Cultural pop-ups have reached the Valley Isle. "Pop-ups," a popular expression for short-term or spontaneous happenings, are no longer just for food or musical events. Illustrating the point is a new exhibition and sale of vintage and collectible materials related to Pearl Harbor and World War II in the Pacific, "Pearl Harbor Revisited: A View From Both Sides," which is now on display at the Queen Ka'ahumanu Center in Kahului.
The show, organized by Bryant Neal and his business partner Richard "Buck" Mickelsen of the Story of Hawai'i Museum, brings together an exciting array of original documents, posters, maps, photos, books, artifacts and other vintage materials that illustrate the events set in motion by the Japanese attack on Pearl Harbor on Dec. 7, 1941.
It also includes materials that document Hawai'i's own unique role in the war, including the activities of the 442nd Regiment and the 100th Battalion, as well as other seldom-seen material showing the attack and subsequent events from the Japanese perspective.
We Can Do It! Lora Sasaki, 83, of Wailuku strikes a Rosie the Riveter pose. Sasaki, who was in the sixth grade at Kaunoa School in December 1941, was an early visitor to the new pop-up exhibition at Queen Ka‘ahumanu Center that includes a display of historical maps, photos and memorabilia related to Pearl Harbor and WWII.
"We want to show as much material as possible in its original form," said Neal, commenting that new material is still being added. He also noted that items too fragile or bulky to be displayed are on-hand in a separate case and can be viewed by request.
One of the most notable items on view is a very large Japanese "situation" map of the Pacific that dominates the back wall. The fragile document needed to be linen-backed in order to be displayed. It is complimented by multiple smaller pieces evoking the events of Dec. 7, as well as the progress of the war in the Pacific.
Many people, Neal said, are not aware that the Japanese air attack also extended to the Philippines, Wake Islands, Guam and Midway.
So far, he continued, the response has been very encouraging.
"We've had people who wandered in for just a quick look and have come back and brought their friends," Neal said. "I've gotten many positive comments from teachers, and also from parents who are home-schooling. It's also seems like we're getting a fair number of men interested in military history who are hanging out here while their wives make the rounds of mall shops."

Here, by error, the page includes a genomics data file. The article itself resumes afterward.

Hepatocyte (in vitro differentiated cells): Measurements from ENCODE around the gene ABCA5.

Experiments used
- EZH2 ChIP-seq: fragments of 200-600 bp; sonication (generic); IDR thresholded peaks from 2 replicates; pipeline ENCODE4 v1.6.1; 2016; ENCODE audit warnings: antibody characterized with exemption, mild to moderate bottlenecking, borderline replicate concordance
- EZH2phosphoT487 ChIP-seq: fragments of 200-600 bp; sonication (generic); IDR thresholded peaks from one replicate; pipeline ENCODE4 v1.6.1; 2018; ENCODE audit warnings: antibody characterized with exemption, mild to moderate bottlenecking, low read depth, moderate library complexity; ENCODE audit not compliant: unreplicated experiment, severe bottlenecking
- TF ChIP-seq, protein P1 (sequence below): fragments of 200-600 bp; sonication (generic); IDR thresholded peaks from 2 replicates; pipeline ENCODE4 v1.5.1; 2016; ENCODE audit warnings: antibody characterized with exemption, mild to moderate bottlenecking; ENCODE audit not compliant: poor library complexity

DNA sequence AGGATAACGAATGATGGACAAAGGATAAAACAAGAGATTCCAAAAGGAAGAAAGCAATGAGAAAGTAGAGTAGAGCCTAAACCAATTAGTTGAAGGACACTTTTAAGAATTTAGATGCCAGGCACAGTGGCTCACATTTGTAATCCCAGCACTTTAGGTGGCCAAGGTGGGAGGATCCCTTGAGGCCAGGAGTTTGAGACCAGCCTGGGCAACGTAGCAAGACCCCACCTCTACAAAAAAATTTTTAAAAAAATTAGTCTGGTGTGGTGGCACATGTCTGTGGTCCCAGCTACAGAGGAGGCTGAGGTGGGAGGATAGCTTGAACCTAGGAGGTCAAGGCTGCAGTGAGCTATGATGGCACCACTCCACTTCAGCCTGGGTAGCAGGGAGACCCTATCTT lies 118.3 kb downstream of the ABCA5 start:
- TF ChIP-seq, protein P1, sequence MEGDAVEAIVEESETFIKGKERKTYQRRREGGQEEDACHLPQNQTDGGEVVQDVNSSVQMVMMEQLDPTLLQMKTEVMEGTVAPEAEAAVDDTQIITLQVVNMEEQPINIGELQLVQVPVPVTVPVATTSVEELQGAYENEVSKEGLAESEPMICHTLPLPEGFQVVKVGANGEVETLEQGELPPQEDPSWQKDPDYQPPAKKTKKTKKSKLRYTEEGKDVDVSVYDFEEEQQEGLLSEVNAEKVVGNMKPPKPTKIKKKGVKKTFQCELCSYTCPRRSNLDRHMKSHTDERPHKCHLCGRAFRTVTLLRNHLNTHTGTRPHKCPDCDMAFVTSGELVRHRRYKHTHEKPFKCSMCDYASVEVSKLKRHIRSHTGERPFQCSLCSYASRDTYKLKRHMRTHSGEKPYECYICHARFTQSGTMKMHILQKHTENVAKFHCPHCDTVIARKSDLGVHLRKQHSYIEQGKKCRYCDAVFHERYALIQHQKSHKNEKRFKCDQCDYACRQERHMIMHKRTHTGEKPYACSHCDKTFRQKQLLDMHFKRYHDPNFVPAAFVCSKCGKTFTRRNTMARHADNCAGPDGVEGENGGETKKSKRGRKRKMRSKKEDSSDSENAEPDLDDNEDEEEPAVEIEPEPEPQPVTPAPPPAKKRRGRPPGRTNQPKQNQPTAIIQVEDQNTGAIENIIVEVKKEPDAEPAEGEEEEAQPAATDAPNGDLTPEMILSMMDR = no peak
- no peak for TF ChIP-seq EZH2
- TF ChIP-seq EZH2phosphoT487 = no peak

Items offered for sale include original WWII materials, as well as many reproductions of maps and documents at affordable prices.
The rear section of the space is devoted to the Pearl Harbor and related materials. The front of the room features other periods of Hawaiian history, from the Polynesian migrations through statehood. These include a useful and detailed timeline of Hawai'i's history and illustrated panels showing views of the islands from the time of Captain Cook to the modern day. There are segments on the monarchy and its overthrow, as well as panels about notable people and events throughout the course of Hawaiian history.
Particularly eye-catching is a complete copy of the 1943 art book, "Drawings and Etchings of Hawaiians," by noted artist John Melville Kelly. These vintage pre-war images are seldom seen in their original format, as the book has often been broken and the pages framed individually.
Many of the items on view can be purchased in giclee reproductions in a variety of sizes. Neal said current bestsellers include the 1887 Alexander Survey map of Maui, and a very detailed WWII map of the Pacific theater. A great many other images are also available
Smaller historically themed gift items in paper, wood, stone and other media are also on view and offered for sale.
Neal encouraged those affiliated with groups with historical or cultural roots in Hawai'i to drop by and find out how various reproduction processes can be used to make memorable and unique items that can bring local history to a wider popular audience and also be used for fundraising purposes. His company is one of the island's leading resources for giclee production. There is no charge for consultation on projects of this kind, he said.
The show is presented in cooperation with the Queen Ka'ahumanu Center. It is located in the approximately 2,000-square-foot storefront at the Macy's end of the mall next to Details Boutique. The free exhibit is open to the public seven days a week during regular mall hours; it runs through the end of January. Voluntary donations are accepted.
For more information, contact Neal at 283-3576 or email@example.com.